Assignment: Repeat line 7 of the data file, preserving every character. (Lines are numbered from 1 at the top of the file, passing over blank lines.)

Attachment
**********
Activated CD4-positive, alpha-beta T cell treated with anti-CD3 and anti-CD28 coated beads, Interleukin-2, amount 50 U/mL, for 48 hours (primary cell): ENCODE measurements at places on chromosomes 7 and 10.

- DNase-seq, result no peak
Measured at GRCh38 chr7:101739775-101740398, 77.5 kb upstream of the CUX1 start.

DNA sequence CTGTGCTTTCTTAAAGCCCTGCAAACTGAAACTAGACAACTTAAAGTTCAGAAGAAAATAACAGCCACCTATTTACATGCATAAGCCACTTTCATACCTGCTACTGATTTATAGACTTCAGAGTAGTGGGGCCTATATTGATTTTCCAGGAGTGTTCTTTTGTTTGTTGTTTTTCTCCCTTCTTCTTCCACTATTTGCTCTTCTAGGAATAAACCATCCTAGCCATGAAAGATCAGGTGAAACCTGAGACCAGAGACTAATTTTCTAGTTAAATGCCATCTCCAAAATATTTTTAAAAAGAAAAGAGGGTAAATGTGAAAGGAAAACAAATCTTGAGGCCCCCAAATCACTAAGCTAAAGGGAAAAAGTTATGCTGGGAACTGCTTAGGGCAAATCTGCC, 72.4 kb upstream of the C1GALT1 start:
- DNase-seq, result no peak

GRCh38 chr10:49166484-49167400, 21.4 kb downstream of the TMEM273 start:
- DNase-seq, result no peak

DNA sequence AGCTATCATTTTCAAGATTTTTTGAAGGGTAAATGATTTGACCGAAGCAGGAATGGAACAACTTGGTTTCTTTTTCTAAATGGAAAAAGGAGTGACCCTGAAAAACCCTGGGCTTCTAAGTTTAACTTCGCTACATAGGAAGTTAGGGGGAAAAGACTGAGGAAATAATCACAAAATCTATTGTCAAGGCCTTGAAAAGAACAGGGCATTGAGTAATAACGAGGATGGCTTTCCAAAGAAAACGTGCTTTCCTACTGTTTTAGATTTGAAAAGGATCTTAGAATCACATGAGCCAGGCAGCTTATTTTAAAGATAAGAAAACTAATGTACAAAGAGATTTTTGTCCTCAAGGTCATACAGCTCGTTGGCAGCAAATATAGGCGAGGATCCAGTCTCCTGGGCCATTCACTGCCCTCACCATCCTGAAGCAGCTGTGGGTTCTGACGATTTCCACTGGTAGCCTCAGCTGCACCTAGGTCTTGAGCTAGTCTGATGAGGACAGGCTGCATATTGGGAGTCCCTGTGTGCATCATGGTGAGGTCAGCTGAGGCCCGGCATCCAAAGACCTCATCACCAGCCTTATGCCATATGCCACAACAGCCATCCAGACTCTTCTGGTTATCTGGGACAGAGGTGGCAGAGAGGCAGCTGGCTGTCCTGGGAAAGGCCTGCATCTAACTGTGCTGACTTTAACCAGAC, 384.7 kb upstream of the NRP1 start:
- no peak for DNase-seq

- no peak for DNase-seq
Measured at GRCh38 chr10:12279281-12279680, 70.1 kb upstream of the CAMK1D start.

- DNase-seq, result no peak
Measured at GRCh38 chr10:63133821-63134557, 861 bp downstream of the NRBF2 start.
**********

- DNase-seq, result no peak